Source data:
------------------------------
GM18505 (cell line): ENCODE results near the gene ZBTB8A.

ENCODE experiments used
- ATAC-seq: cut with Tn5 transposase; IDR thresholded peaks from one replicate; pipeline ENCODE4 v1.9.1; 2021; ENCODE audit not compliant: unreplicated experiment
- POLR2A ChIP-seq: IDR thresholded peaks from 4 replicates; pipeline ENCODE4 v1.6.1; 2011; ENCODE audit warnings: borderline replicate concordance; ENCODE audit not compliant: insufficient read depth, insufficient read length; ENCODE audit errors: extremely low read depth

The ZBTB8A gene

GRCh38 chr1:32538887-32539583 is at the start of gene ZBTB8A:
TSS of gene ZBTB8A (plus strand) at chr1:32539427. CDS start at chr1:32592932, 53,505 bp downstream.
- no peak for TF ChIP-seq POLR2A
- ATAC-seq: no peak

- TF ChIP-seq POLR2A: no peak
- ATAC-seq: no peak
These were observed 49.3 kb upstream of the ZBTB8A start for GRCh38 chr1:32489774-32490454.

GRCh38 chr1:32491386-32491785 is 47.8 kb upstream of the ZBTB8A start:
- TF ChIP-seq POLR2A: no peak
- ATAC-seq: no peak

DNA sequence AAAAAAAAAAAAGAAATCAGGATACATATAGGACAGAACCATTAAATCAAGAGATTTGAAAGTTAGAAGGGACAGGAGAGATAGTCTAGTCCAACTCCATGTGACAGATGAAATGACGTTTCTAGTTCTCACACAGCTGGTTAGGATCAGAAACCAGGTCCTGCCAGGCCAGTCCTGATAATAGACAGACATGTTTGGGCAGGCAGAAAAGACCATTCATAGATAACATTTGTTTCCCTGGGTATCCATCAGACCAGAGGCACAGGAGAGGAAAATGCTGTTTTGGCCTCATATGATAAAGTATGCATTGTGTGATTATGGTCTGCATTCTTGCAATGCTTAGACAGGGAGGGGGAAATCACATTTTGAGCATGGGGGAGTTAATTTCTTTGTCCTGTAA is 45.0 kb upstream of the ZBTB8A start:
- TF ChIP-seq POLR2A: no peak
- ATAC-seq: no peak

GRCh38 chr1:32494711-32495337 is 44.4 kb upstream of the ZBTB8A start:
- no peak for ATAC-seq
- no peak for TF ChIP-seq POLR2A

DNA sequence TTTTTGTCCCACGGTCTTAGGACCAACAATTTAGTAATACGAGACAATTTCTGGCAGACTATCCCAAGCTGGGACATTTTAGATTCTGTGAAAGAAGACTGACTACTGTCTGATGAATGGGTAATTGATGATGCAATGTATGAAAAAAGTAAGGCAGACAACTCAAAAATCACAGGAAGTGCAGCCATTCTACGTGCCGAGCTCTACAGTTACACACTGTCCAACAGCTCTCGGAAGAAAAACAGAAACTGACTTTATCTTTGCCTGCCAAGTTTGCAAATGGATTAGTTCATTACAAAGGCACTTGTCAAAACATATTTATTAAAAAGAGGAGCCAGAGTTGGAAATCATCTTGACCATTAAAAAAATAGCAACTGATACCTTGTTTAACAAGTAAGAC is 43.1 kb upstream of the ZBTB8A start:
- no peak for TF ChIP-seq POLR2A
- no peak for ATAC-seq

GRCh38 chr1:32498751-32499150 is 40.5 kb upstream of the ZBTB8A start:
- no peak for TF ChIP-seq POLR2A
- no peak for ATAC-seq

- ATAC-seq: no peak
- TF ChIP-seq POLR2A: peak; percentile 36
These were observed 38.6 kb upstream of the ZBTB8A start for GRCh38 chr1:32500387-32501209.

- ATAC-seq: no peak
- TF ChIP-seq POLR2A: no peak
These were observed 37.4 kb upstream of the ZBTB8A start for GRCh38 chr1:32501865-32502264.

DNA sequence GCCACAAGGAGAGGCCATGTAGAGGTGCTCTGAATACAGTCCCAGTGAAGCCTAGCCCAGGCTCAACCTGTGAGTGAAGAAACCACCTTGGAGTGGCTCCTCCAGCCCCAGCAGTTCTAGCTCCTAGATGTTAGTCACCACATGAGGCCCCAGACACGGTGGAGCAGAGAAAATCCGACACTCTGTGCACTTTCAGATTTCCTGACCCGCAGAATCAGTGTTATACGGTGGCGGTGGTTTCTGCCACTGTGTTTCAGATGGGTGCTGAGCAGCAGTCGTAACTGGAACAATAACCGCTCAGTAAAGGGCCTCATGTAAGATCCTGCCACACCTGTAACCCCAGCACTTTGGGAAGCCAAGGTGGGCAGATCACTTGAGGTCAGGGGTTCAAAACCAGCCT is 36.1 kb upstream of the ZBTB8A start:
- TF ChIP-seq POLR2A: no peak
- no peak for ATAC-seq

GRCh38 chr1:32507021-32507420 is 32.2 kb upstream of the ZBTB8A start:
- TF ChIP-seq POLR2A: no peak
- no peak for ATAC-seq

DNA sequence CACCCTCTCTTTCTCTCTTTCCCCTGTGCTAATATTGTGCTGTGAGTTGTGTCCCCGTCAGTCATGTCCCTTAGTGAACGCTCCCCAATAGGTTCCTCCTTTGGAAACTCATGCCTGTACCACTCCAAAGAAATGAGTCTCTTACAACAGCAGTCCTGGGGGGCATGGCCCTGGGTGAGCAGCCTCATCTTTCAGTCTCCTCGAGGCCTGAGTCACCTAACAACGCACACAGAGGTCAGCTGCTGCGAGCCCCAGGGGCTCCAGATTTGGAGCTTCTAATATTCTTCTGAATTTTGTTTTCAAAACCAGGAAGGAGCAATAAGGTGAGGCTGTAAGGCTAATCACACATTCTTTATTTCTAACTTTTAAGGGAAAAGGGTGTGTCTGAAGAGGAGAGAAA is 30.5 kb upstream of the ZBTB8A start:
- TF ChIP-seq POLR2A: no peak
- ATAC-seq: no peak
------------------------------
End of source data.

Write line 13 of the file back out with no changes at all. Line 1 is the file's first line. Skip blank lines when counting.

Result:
GRCh38 chr1:32491386-32491785 is 47.8 kb upstream of the ZBTB8A start: